I was shocked. This was even after the swelling had gone down so it would have been even smaller than that at its most serious. The doctor continued: “You’ve suffered a fracture in two places to the cricoid cartilage in your throat. You also severely bruised your vocal cords and punctured a hole in your airway and are currently leaking air into your chest. We’ll need to start you on antibiotics immediately to avoid an infection near your heart.”
As he told me how fortunate I’d been, and that my neck trauma was similar to that seen in suicide attempts, I couldn’t believe what I was hearing. It started to dawn on me just how close I’d come to a potentially fatal injury.
I started to evaluate my life and what I wanted to accomplish… the seed was first planted following my life-threatening injury in Scarborough.
Insecurity, and more injuries
The end of Scarborough’s season was just over a month away. Over the next few days, I began to rethink my rugby career and what I wanted to accomplish. I had to evaluate what was important to me. Something right at the top of my list was finding my sense of pride as a gay man.
When I’d woken that morning choking on my own blood, I had been at my boyfriend’s house. We’d begun dating soon after I’d moved to the UK from New Zealand, where I’d played my first full 20-game season and coached a local high school boys’ team to success in their cup competition. Scarborough was such a great opportunity and I didn’t want to pass it up, but I’d found myself struggling socially due to homesickness, having been away from Boston for many months.
Being in a small town, it had proved next to impossible to keep my relationship a secret. Eventually I was outed by my teammates when they discovered who I’d been spending my time with. Most people were supportive, but I felt uncomfortable because I hadn’t chosen to come out on my own accord. Some teammates joked about my sexuality out loud and even in front of kids who I was coaching at the time. Now these insecurities were merging with thoughts of my own mortality, triggered by my injury. This continued to play on my mind.
While I recovered, I left Scarborough. My relationship with my boyfriend ended around the same time. I’d set my sights on playing for the USA in the summer at the World Maccabiah Games, having just missed out on the previous edition. It’s one of the world’s biggest sporting events, held in Israel every four years – there were over 10,000 athletes competing in 2017. I was selected for Team USA and had raised the funds for the trip – but then just nine days before leaving, I suffered another injury, in a game of touch. It was a grade 2 hamstring tear.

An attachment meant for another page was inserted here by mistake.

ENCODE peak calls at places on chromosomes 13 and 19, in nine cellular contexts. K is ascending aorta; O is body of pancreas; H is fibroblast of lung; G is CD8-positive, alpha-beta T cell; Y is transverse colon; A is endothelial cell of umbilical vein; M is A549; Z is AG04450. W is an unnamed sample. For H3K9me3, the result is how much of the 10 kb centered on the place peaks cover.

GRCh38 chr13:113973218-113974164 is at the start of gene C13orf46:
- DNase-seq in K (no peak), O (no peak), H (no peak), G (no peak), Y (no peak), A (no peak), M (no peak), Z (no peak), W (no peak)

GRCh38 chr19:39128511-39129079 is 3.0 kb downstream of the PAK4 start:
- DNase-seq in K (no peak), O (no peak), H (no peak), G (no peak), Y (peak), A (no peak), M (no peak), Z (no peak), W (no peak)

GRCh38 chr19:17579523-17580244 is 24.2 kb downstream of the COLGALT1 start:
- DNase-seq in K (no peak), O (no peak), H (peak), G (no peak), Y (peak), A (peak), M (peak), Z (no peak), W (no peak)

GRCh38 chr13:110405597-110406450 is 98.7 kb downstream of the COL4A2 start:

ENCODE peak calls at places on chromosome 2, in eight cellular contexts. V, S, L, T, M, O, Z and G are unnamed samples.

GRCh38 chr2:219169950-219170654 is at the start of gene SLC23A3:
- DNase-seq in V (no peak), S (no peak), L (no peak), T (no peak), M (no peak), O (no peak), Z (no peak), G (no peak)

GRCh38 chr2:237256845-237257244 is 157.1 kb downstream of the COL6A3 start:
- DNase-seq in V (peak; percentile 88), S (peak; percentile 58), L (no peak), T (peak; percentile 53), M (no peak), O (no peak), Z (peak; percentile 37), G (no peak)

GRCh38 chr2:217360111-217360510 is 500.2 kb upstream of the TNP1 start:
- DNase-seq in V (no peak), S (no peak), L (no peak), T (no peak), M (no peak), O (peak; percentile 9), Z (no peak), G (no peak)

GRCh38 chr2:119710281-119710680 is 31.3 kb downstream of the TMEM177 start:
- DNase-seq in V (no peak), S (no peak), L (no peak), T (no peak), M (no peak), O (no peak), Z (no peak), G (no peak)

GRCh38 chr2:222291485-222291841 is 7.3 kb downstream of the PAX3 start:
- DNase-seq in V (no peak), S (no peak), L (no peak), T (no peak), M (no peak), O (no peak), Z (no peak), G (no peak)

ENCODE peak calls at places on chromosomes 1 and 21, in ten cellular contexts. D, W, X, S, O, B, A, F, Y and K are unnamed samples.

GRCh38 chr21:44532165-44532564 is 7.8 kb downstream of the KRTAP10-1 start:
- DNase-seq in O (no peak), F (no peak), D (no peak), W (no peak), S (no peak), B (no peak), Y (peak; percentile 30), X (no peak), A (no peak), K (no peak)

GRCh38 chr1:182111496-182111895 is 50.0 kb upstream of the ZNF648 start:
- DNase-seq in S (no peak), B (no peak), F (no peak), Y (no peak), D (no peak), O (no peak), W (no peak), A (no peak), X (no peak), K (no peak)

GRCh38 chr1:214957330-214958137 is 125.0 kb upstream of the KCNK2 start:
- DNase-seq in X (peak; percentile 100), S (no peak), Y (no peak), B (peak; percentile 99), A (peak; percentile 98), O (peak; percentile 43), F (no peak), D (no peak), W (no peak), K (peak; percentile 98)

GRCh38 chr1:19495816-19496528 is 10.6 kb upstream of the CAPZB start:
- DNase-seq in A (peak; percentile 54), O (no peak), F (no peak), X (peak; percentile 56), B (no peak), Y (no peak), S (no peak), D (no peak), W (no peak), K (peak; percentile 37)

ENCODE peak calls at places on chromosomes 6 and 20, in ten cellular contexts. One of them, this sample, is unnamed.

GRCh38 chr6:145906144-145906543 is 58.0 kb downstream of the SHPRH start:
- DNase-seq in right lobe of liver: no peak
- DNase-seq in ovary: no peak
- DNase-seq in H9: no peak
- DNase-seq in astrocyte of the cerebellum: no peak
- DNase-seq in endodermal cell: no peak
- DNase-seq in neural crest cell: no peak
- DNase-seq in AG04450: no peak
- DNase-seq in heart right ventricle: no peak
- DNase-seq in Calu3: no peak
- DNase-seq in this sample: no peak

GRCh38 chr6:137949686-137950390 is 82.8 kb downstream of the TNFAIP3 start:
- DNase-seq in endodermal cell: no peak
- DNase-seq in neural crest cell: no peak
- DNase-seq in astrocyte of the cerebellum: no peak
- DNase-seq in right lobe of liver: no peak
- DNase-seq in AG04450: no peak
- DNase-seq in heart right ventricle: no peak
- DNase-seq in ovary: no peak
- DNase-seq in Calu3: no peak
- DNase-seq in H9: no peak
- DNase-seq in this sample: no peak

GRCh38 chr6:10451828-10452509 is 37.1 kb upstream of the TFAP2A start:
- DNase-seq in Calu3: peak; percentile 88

I was devastated, but decided to travel anyway in the hope my hamstring would heal enough for me to play in the latter stages – and thankfully, that’s what happened. I started the final against South Africa and we recorded an upset victory, giving the USA their first rugby gold medal at the Games in 20 years.
Having returned to Boston, I started seeing a guy called Fergus towards the end of the year – he was from England and was studying at a Harvard Lab. However, I was intent on keeping my personal life distinctly separate from my rugby life. As Fergus and I got more serious, I even asked him to lock his Instagram account so that people wouldn’t find out about us.
I had been recruited by my local club Mystic River in the American Rugby Premiership – then the top tier of rugby in the US – and we won the title in my first year. With Major League Rugby forming, I joined the New England Free Jacks as one of the team’s original members, playing exhibition games as they prepared for their MLR debut in February 2020.
I should have been hitting my stride as a professional athlete, but I increasingly found it difficult while with the Free Jacks. I had good relationships with my teammates as well as the coaching staff, but I was constantly on edge. I knew if I were to come out publicly, I could do a lot of good – I could potentially have a positive impact on other closeted athletes as well as on my own happiness. I wanted to make sure that I did everything in my power so that if I came out, I would be a prominent member of the team and be as visible as possible.